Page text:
little platform, raised a few Inches
from the floor, while tue crowd pass
ed along and shook hands with Mrs.
Scofield and r yself.
“I weighed just ninety-six pounds at
that time, and was as thin as a match.
Mrs. Scofield is a fleshy woman, and
as I looked at her during a lull in
the procession and then sized up my
own diminutive anatomy, 1 whispered
“ ‘Martha, we must look like the
living skeleton and the fat woman in
the dime museum to these people!’
"That settled Mrs. Scofield for the
balance of the evening, and to save
herself she could not get rid of the
ripples of mirth that would sweep
over her face and break out into peals
of laughter as the ridiculousness ot
the situation appeared to her.’
Hall's Catarrh Cure
Is a constitutional cure. Price, 75c.
Deadly Work of Lawmakers.
Before the latest fighting French
deputy was subdued he had succeeded
in hitting his adversary “real hard”
with a wad of crumpled paper! t'he
lawmaking unpleasantness of sunny
France is rising to the perilous level
of the Parisian duel.
When You Buy Starch
b"T Defiance and get the beat, 16 o* tor 10
cents. Once used. always used.
On« today Is worth two tomorrows.
FIGHT WITH ESKIMO DOGS
In a long journey by tied, in the
region of Great Bear I^ake. Mr. Eger
ton R. Young had a trying adventurs
with Eskimo dogs, which he relates in
“My Dogs in the Northland.’’ He had
traveled several days with his own
dogs to the point where the Indians
were to meet him and replace the
tired dogs with fresh ones. When the
dogs were changed, his guide, who had
accompanied him throughout the jour
ney to this point, gave him a heavy
whip, and said, “Now do not speak a
word and there will he no trouble.
They do not like white people, but if
you do not speak to them they will
never suspect, in their anxiety to get
“I looked the fierce brutes over,”
says Mr. Young, “placed my heavy
whip so I could instantly seize it, and
made up my mind that I was in for a
wild ride. The owner of the dogs ap
plied his long whiplash to them. and
away we started at a furious gallop.
“We had traveled some distance,
when I was startled by a splendid
black fox, which dashed out of a rocky
island on our left. He struck across
our trail, and made for another island
of rocks half a mile to our right.
“The dogs fells into disorder and
sped after him. As we had fifteen
miles yet to go. it was not safe to be
racing after a fox on this great lake.
So I resolved to break the silence and
bring the dogs back to the trail, even
if I had to fight them.
"Bracing myself on my knees, 1
gripped the heavy whip so that 1
could use the handle of It as a club.
Then 1 shouted to the dogs in Indian
to stop and turn to the left.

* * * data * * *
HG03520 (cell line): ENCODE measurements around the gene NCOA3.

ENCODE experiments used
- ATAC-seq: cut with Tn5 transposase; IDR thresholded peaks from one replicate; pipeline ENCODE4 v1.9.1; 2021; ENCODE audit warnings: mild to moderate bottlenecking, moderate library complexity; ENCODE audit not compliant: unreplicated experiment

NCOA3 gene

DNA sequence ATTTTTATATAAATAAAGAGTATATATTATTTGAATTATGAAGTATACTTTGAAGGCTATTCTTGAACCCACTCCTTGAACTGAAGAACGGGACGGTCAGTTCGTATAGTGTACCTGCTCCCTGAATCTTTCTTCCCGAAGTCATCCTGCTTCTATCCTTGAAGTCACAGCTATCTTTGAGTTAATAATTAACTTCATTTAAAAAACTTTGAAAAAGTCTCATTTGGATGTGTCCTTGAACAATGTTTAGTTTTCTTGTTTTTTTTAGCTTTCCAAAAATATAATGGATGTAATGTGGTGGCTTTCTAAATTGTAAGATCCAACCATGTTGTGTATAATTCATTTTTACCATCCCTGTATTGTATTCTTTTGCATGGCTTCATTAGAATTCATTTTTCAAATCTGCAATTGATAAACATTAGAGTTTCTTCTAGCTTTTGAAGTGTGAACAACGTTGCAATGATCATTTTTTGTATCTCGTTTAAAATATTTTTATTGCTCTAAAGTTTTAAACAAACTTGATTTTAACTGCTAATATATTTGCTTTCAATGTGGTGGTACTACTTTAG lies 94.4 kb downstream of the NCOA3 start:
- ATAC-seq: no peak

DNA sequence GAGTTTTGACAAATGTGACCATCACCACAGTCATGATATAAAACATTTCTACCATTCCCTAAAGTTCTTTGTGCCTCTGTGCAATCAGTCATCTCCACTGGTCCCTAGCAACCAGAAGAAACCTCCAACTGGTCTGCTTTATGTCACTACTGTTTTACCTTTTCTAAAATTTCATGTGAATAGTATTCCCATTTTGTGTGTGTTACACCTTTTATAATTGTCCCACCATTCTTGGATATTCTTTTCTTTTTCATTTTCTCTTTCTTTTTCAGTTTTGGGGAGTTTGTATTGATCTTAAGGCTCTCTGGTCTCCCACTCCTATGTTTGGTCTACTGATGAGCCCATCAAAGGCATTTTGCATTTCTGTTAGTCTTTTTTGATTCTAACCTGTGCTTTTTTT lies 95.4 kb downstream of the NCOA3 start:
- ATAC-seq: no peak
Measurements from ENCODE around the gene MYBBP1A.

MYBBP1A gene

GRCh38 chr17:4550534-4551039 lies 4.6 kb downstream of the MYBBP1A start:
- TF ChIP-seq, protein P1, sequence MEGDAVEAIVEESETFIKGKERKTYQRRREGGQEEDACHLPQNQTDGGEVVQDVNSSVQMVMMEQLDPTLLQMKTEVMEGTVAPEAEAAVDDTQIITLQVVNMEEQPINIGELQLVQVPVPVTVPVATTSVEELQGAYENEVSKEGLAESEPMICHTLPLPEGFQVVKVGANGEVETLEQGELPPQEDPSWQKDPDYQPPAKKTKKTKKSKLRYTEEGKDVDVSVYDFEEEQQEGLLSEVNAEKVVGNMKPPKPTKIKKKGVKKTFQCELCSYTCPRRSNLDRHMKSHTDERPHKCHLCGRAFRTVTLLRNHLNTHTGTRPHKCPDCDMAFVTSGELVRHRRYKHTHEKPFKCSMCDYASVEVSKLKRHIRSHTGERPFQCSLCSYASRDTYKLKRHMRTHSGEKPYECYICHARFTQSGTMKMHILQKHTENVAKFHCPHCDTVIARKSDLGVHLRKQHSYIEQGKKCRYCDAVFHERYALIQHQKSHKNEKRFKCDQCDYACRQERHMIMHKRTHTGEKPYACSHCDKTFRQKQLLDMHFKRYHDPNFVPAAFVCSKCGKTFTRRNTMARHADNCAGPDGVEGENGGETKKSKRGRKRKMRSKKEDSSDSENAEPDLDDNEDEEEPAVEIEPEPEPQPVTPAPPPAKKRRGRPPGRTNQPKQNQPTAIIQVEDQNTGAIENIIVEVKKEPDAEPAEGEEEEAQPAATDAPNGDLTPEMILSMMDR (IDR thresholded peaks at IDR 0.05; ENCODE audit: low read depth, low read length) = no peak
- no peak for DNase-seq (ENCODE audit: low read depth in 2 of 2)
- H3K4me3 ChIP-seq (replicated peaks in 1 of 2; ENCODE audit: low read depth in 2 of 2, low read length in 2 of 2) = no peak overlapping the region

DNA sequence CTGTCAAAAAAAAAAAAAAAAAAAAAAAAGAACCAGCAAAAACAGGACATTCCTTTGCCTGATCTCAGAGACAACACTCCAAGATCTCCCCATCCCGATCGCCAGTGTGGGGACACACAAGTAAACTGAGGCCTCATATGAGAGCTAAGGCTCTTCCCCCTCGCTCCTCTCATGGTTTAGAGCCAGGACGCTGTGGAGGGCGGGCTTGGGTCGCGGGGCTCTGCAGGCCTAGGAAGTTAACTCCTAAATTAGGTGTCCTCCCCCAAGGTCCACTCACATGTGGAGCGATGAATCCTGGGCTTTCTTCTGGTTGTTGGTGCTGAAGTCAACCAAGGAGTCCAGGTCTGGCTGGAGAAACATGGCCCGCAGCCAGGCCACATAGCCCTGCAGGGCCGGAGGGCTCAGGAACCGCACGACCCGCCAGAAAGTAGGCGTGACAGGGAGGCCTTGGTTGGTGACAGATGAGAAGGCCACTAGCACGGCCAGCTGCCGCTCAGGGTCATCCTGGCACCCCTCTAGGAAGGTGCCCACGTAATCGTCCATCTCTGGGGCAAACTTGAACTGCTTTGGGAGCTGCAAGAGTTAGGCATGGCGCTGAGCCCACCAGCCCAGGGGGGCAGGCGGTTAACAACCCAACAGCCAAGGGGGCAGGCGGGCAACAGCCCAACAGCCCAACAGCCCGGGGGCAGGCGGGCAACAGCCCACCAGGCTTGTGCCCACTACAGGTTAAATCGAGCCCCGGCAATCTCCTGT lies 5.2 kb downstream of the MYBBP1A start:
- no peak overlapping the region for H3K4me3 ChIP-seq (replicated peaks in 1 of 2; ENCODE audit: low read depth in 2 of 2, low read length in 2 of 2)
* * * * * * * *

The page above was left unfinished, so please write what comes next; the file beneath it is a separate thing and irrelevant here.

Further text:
"The Instant they heard ray voice
they did stop—so suddenly thnt my
cariole went sliding on. past the rear
dog of the train. They came at me
furiously. The leader of tho train, the
fiercest of the four, began the attack.
It was well for me that he did, for he
swung the others about into such a
position that only one at a time could
reach me. As he sprang to meet me
I guarded my face with one hand
which I wrapped In the furs, while I
belabored the dog over the head with
the oak handle of the whip, which was
hard as iron.
“Three or four good blows were all
that he needed. With a howl he
dropped on the ice, while the next
one in the train tried to get hold of
mo. One fortunate clip on the side of
nis head sent him tumbling over his
loader. Then 1 hail to face the third
dog. which proved the ugliest cus
tomer of all, for his head took a pro
digious amount of thumping before he
yielded. Failing to get hold of me, he
tore the robes and tile side of the
raiiole, which was made of parch
“it was fortunate for me that the
traces of the fourth dog, fastened to
the front of the cariole, so held him
back that he was unable to do more
than growl at me.
“When I had conquered the third
dog, 1 uncoiled the lash of the whip
and shouted, 'Marche!' The leader
wheeled to the left, and away they
flew. I had no hesitancy in speaking
now. The dogs showed no more de
sire for battle, but only a desperate
desire to reach the end of the jour
ney.”—Montreal Family Herald.
SHE BOILED THE SEEDS
Just at the northwest border of By
fleld parish lies the settlement called
Dogtown. They raise a Aery peculiar
cucumber, early, richly-flavored and
singularly smooth on the outside. De
termined to keep the plant to them
selves, as it brought in a good in
come, they agreed never to sell a
seed outside the settlement. But a
certain grocer in Newburyport deter
mined to have some of these seeds.
He commenced by making a friend
of an old dame who occasionally came
into his store to fade, by treating her
to sundry1 potations of cordial, a plug
of tobacco, and snuff. One day. after
the good dante had SAvallowed two
bumpers of peppermint cordial for a
pain, the subject was broached, tell
ing the dame that he knew It was
against their rules to part with the
seeds, but he had a friend Avho Avas
bound for New Orleans who wished
lor some of them to take with him,
and he thought if she had no objec
tion he should like some as it would
in no way interfere Avith the market.